Elk Reservation Created in Logan, Mingo and Lincoln Counties

PHOTO: Hadas Levmore
PHOTO: Hadas Levmore

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CHARLESTON, W.V. (January 5, 2016) —Today, The Conservation Fund announced its purchase of 32,396 acres of working forestland in Logan, Mingo and Lincoln counties in southern West Virginia.  The land will eventually create the state’s largest, conserved block of prime habitat for elk restoration.

“In partnership with the West Virginia Division of Natural Resources (DNR), the Fund’s historic conservation purchase will establish a vast protected landscape of sustainably managed land, supporting working forests and forestry-based jobs and increasing tourism opportunities for public hunting and other forms of wildlife-associated recreation,” stated a DNR press release.

“This purchase and the first-of-its-kind elk restoration program in West Virginia is an investment in the economic development and future vitality of the state,” said Joe Hankins, Vice President for The Conservation Fund. “We’re proud to be a partner with the DNR in this effort to conserve an important and promising landscape, create new opportunities on land that once supported the state through it resources, and redefine conservation to provide multiple tangible economic and environmental benefits for local communities. This is a win-win proposition for all West Virginians.”

The Conservation Fund purchased the property through its Working Forest Fund, with support from the Richard King Mellon Foundation. Under The Conservation Fund’s ownership, the property will be sustainably managed as working forestland.

Over the next few years, the Fund will convey the land to the DNR in phases, starting in the spring of 2016. These lands will provide public, wildlife-associated recreation, and they will be managed for a variety of conservation benefits, including elk restoration.

“As tourism continues to grow in West Virginia, this will be a wonderful new opportunity for outdoor recreation that both our residents and visitors can enjoy,” Governor Earl Ray Tomblin said. “I appreciate the cooperative efforts of everyone who helped make this project possible.”

With this conservation effort, West Virginia joins a multi-state landscape level effort to restore elk to the Appalachian region.

“We are humbled and gratified by The Conservation Fund’s tireless efforts and coordination of this legacy project,” said Bob Fala, Director of the WV Division of Natural Resources. “It represents the largest single conservation acquisition in State history at a most opportune time for the local and State economy. The bulk of this acreage adjoins the recently acquired Tomblin Wildlife Management Area and will be critical to the State’s fledgling elk restoration project.”

The reclaimed mine lands associated with this acquisition effort will provide ideal grassland and forest habitat for a variety of wildlife species, including elk, deer, wild turkey, golden winged warbler and grassland birds. The purchase conserves more than 10,000 acres of currently leased lands at Laurel Lake Wildlife Management Area (WMA) and Big Ugly WMA, ensuring permanent public access and enhancing connectivity with other important conservation lands in the region.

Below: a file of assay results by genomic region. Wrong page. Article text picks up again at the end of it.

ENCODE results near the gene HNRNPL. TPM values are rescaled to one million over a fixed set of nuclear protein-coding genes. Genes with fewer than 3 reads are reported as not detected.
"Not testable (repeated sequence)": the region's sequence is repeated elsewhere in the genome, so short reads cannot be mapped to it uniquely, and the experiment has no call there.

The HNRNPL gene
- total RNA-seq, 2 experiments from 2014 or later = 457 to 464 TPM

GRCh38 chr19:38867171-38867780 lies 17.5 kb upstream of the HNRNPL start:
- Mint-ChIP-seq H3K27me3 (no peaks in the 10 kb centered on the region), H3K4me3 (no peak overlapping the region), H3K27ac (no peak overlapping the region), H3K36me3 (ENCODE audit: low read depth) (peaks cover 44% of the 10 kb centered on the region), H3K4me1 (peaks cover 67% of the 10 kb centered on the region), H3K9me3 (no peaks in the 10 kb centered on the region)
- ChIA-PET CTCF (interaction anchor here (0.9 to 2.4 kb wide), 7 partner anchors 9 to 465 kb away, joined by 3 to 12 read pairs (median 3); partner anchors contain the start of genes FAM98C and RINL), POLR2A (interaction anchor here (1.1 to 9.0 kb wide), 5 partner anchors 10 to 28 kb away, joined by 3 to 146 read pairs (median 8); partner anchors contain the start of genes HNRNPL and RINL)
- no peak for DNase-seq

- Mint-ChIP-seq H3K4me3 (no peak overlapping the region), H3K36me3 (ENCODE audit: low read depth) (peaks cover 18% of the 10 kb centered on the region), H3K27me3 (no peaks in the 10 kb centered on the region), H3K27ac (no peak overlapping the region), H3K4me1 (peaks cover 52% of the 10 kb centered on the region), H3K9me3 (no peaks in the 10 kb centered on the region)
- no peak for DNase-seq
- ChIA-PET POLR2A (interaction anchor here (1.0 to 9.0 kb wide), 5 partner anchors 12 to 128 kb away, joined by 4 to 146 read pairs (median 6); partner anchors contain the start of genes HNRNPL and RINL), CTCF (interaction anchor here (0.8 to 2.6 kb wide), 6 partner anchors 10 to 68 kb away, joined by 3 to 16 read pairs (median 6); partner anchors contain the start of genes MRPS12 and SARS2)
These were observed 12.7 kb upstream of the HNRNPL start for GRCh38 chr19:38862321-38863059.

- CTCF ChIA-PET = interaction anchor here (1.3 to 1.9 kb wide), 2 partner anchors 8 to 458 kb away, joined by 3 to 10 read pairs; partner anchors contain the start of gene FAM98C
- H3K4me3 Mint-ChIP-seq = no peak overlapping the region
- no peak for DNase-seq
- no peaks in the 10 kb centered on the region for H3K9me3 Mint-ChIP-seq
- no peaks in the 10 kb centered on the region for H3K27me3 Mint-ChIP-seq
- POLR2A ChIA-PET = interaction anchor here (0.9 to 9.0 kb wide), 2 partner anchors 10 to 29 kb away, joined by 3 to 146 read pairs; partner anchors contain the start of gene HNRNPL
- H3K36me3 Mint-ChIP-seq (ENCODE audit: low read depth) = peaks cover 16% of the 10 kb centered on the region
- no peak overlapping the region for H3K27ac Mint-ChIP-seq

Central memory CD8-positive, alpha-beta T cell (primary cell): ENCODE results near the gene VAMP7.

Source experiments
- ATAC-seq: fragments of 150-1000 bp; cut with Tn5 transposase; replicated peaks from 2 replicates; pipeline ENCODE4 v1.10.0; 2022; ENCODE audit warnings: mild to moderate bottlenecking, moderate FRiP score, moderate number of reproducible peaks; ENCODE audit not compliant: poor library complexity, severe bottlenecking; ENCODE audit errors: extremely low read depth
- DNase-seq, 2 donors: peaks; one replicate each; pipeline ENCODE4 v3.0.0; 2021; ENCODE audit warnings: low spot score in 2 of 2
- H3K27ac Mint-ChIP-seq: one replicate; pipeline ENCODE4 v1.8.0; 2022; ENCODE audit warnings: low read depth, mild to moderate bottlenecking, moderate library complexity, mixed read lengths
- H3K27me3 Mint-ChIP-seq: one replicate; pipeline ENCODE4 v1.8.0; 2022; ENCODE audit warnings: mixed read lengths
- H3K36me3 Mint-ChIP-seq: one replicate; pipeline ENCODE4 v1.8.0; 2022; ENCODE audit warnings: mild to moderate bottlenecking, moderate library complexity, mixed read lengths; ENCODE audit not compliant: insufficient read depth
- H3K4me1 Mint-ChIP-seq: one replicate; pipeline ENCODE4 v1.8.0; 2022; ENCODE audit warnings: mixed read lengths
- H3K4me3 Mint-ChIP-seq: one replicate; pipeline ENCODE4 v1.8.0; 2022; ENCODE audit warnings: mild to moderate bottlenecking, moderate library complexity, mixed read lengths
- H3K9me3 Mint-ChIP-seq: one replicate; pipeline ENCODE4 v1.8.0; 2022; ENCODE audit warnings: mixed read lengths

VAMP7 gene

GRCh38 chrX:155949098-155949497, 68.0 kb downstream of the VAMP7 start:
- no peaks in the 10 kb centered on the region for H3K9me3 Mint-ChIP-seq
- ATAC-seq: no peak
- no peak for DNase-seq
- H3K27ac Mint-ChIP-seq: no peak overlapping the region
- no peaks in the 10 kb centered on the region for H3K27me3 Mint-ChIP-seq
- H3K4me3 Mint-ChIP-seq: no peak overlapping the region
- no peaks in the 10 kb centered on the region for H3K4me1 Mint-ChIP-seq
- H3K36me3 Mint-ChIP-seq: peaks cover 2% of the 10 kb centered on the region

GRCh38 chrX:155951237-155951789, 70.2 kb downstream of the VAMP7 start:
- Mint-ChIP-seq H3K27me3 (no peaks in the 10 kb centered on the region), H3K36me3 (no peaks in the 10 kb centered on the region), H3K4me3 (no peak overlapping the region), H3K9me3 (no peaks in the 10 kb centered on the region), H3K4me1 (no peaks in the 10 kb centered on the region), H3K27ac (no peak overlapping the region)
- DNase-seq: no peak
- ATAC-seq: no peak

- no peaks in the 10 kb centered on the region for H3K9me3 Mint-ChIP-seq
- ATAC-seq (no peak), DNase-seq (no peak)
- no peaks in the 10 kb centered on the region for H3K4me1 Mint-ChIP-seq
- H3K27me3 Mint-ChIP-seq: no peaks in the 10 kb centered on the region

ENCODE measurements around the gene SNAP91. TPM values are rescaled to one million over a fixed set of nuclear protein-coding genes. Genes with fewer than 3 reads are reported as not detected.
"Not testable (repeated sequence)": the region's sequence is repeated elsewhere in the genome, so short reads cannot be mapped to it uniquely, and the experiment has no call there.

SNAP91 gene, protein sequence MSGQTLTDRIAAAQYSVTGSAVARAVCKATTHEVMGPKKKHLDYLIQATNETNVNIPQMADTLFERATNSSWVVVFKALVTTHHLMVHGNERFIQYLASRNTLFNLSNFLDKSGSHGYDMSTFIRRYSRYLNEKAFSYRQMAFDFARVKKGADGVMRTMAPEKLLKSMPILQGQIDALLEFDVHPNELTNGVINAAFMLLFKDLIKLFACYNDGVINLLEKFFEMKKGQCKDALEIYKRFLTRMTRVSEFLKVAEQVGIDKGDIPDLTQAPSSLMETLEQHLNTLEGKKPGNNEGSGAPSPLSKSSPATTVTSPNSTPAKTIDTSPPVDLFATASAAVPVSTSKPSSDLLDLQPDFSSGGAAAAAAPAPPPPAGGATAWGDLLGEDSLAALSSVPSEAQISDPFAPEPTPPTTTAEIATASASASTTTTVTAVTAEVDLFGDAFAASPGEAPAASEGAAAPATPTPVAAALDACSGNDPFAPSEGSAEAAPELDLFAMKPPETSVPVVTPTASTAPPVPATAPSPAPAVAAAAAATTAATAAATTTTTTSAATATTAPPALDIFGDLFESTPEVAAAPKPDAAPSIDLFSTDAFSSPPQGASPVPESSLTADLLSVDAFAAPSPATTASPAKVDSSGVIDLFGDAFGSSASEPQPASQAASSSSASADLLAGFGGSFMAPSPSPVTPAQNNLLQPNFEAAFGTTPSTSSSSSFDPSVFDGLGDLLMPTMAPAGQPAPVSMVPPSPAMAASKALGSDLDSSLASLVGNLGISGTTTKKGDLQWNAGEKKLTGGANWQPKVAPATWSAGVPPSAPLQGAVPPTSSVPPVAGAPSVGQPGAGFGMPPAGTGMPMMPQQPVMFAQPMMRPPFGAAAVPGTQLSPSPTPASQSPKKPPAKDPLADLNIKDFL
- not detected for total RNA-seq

“It is great news that The Conservation Fund has decided to invest in elk restoration in Southern West Virginia,” U.S. Senator Joe Manchin said. “Our neighboring states, Pennsylvania and Kentucky, have experienced success through reintroducing elk into their wildlife, and this project will similarly benefit our Southern region by bringing substantial economic growth through tourism and new hunting and outdoor recreation opportunities. I thank all those who have been working collectively to make this program a reality in our state.”

Manchin’s words were echoed by fellow West Virginia Senator Shelley Moore Capito, who said, “The completion of this historic conservation project will allow our state’s natural beauty to fuel economic growth through tourism and other recreational opportunities.”

“Tourism, hunting and logging are all important parts of our state’s economy, and these protected acres will provide opportunities for all of these revenue-generating activities. I will continue to support grants that improve the quality of life for West Virginians,” noted U.S. Representative Evan Jenkins.”

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  1. Who was this land purchased from? Were they a willing participant or was this another Federal confiscation of land???

    • Deb:

      We reached out to the Conservation Fund with your questions and received the following response. Thank you for reading Appalachian Magazine:

      “The Conservation Fund is a national non-profit environmental organization. We purchased the land from willing entities managed by a private timber investment firm. We will convey the land in phases to the State of West Virginia’s Division of Natural Resources in the coming years. This land will be sustainably managed, supporting working forests and forestry-based jobs and increasing tourism opportunities for public hunting and other forms of wildlife-associated recreation. Our goal is for this project to provide multiple tangible economic and environmental benefits for local communities and a valuable long-term asset for the state of West Virginia.”

    • Actually, Deb, the Federal government isn’t involved in any way. This is the State of WV and private organizations working together.

    • They are. They’ve given money to help the state come up with a management plan, and they’ve help donate some equipment and volunteer hours to prepare the sites for release.

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